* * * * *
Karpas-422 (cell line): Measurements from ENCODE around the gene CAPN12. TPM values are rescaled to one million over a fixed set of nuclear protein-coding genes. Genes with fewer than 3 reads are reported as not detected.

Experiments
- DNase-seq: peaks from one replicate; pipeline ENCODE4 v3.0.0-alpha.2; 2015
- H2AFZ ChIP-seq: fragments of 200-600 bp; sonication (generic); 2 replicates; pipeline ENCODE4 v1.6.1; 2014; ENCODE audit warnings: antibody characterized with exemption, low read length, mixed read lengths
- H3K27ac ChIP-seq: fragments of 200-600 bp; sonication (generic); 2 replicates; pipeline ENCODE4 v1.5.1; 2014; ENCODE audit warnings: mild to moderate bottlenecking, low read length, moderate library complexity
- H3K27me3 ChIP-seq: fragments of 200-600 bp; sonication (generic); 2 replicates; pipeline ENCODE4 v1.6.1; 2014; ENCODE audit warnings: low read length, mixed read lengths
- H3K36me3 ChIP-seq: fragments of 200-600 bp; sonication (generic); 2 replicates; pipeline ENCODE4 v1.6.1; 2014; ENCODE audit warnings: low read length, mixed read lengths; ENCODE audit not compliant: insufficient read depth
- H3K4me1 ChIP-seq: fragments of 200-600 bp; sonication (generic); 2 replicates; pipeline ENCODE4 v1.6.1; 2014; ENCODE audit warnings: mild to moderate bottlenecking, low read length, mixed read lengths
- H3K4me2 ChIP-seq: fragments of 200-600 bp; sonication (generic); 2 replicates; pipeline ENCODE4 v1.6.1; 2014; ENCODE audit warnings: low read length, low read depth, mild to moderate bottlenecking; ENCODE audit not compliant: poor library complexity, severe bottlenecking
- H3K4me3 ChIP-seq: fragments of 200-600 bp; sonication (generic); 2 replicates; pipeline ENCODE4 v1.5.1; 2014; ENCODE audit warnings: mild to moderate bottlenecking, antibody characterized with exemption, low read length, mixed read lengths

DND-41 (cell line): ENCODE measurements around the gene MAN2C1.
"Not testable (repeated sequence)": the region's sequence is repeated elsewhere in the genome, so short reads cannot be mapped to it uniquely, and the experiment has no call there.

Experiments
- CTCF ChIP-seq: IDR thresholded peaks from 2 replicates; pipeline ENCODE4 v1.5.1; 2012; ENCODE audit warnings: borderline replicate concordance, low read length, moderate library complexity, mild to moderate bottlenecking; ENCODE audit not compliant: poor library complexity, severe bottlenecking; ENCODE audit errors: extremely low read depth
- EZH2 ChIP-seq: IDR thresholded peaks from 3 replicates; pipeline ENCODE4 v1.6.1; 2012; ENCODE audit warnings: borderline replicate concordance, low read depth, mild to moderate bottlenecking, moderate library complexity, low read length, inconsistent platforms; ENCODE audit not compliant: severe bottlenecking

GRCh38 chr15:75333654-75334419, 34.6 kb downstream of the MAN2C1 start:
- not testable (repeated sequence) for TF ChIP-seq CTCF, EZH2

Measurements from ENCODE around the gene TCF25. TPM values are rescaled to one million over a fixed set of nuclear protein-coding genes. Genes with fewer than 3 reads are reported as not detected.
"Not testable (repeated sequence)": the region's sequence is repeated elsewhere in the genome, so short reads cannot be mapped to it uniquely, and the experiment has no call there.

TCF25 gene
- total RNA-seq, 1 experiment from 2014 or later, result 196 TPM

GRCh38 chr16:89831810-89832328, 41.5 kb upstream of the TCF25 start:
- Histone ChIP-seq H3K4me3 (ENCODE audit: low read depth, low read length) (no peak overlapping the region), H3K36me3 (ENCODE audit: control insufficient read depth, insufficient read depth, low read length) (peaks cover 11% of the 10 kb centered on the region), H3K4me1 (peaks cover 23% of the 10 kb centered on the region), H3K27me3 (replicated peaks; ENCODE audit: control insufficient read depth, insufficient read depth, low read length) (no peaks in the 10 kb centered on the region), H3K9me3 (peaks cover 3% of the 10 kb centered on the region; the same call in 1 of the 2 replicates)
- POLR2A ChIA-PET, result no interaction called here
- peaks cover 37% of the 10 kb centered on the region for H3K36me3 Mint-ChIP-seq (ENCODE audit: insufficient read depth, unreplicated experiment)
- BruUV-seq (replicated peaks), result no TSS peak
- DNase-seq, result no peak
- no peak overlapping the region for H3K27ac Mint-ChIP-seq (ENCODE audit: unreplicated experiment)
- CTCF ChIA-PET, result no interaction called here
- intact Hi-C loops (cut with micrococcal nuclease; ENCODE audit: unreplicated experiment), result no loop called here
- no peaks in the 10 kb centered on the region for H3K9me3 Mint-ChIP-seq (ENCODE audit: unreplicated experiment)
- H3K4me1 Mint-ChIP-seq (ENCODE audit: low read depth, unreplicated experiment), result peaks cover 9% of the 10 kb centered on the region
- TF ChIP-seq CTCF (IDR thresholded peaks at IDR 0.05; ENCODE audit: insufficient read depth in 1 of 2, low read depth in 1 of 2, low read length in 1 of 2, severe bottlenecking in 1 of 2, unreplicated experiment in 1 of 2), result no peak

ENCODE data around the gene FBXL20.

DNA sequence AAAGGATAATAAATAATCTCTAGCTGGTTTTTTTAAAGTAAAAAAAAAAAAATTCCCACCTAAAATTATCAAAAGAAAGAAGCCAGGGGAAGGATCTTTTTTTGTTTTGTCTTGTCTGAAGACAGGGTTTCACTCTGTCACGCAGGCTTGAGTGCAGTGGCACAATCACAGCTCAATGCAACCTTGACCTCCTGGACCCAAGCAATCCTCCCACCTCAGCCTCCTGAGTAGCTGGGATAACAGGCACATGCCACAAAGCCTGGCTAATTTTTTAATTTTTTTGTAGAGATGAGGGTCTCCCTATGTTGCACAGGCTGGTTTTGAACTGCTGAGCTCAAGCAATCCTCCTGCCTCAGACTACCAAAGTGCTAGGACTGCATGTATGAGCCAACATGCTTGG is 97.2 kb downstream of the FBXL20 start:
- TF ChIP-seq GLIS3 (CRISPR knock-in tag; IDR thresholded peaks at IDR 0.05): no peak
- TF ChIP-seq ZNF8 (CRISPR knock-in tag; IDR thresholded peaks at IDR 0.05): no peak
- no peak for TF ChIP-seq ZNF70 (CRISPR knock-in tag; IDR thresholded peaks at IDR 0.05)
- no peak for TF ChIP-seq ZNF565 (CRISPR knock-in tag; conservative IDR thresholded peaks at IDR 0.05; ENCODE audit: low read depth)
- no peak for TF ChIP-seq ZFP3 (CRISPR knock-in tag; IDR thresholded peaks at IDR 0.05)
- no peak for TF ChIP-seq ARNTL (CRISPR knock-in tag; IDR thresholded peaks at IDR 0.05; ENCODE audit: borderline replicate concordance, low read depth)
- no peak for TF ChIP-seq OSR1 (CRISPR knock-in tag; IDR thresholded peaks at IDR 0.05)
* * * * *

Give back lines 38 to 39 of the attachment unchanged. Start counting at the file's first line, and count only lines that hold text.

- no peak for TF ChIP-seq ZNF70 (CRISPR knock-in tag; IDR thresholded peaks at IDR 0.05)
- no peak for TF ChIP-seq ZNF565 (CRISPR knock-in tag; conservative IDR thresholded peaks at IDR 0.05; ENCODE audit: low read depth)